PREMIERES AT THE FESTIVAL - FIRST TIME IN HUNGARY, IN EUROPE AND ALL OVER THE WORLD
"The thesis is that contemporary art has distanced itself from the audience in the 20th century. And the anti-thesis is that the audience have decided they will find out what they like for themselves. The problem is, however, that the value of this cannot be controlled by anyone. Therefore, a synthesis that finds the common voice of the two is bound come to light one day.”
(Gergely Kesselyák, festival director)
The authors created this adaptation of Giacomo Puccini’s La bohème on commission of Bartók Plus Opera Festival.
The basic idea and atmosphere of this re-interpretation evokes our contemporary world. The tunes of the music conform to Puccini’s work even with the instrumentation for the rock genre.
The plot also follows the original opera by Puccini with a topic taken from our age:
Four young artists want to shoot a film based on La bohème in the mood of L’écume des jours (Froth on the Daydream) by Boris Vian. They are making trial shots, negotiating with producers and managers, looking for actors for the characters, they fight and make peace with each-other while they are living the difficult life of beginner directors, writers, designers, that is often discouraging.
In the final outcome reality and fiction are mixed up in the planned film: the staff are recording the real agony and death of the protagonist girl.
Life is film. A cruel but marvellous story about existence, art, youth and love. This piece is a message from Puccini to our age, and the message is for all of us.
"In Europe opera is extremely expensive and caters to, almost exclusively, the social élite. It is practically unimportant what the theatres present, they can even be terrible works because opera, instead of a musical experience, constitutes a social event there, and those three hours can even be spent with listening to horrible music.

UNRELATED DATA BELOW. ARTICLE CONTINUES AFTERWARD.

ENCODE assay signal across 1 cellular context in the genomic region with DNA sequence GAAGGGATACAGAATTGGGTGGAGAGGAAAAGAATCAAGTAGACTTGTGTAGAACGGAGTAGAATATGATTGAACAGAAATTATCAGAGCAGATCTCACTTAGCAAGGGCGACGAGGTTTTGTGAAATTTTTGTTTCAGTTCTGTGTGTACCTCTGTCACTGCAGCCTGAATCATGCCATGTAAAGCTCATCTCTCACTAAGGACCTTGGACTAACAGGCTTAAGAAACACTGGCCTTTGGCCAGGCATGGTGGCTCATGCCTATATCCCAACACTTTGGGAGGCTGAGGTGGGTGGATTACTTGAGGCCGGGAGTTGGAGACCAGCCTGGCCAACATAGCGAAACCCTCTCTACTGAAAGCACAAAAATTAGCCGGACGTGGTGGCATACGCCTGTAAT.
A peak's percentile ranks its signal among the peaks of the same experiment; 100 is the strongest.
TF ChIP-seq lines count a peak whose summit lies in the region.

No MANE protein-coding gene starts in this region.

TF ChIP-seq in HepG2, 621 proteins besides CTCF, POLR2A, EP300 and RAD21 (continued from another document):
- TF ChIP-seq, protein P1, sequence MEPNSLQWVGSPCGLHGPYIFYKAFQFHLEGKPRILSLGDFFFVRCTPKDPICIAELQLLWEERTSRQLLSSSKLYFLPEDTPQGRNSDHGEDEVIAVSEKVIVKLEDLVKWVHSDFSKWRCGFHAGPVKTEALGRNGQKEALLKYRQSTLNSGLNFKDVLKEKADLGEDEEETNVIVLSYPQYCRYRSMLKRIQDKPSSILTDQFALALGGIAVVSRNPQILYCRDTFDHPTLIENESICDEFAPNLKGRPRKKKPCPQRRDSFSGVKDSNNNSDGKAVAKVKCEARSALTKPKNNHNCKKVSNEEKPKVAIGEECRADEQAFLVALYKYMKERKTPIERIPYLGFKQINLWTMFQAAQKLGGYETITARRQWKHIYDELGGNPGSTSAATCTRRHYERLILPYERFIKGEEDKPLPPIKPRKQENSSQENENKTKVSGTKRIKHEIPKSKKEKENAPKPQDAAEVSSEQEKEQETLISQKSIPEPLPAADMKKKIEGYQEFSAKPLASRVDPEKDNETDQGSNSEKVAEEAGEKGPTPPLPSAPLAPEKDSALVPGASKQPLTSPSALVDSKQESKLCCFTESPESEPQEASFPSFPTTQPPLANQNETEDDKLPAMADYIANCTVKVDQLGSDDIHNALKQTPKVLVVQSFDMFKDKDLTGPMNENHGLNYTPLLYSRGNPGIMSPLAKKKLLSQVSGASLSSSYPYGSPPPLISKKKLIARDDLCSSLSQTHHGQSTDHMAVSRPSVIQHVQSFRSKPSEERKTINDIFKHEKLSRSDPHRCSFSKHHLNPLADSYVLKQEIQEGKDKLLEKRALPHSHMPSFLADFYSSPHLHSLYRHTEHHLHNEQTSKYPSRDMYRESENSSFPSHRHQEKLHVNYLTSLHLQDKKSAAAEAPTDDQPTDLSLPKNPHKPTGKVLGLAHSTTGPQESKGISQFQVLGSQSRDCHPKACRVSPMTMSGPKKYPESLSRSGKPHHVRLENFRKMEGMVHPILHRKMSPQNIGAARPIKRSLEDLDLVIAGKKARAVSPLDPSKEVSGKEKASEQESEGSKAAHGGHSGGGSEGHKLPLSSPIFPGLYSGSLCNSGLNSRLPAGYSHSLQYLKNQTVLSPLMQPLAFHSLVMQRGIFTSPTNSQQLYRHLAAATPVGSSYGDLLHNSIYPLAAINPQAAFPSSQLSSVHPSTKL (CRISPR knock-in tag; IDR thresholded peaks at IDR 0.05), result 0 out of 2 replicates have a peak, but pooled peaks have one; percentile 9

This is why we need to find the so-called popular opera, should it be anything that the audience is ready to attend. The limits of the genre must be widened.”
(György Orbán, composer)
At many points in the composer, György Orbán’s oeuvre you can notice the specific interest in dramatic situations of eternal value found in archaic cultures.
He takes the topic of his opera Bűvölet (Charm) from the conflict between the Ideal Beauty represented by Orpheus and ever-changing Spirit of the Age.
The plot takes us to the final days of decadent, self-destructive Rome and the characters are seeking personal ways of getting forward among fake survival options. A series of astounding events lead them to realise that beauty and truth are inter-dependent. Real talent, the sense of vocation, chosen spirit and soul are worth more than any worldly power.
The composer's fully tuneful and harmonic music is capable of transmitting serenity, sarcasm, longing and passion, heated drama and lofty poetry at the same intensity creating a real challenge for the performing actors.
Don Perlimplín and Don Cristóbal, created on the inspiration from Frederico García Lorca’s works, are twin plays like mirror images.
Two interpretations of the same story: the love of an aging man and a young girl is related as a sad and a happy play.
Don Perlimpín is a thought-provoking tragedy whose leading character commits suicide because his old-age lover desires other men. As opposed to that, Don Cristóbal is a full-blooded farce where the excessively appalling protagonist is killed by the men his spouse has accepted in her bed.
Tragedy and comedy are naturally separated into two independent operatic worlds. The motifs related to the characters come across here and there, suggesting the duality that has characterized the relationship between man and woman for generations.
“I call the musical language I use post-Puccinian language that aspires to use the generally accepted operatic topics on the basis of which the venerable audience feels that an opera is an opera. I do want to pay attention to the audience, and I do want to compose opera-like operas.
(György Selmeczi, composer)
The opera based on Ferenc Herczeg’s play from 1904 portrays the final days of the Byzantine Empire.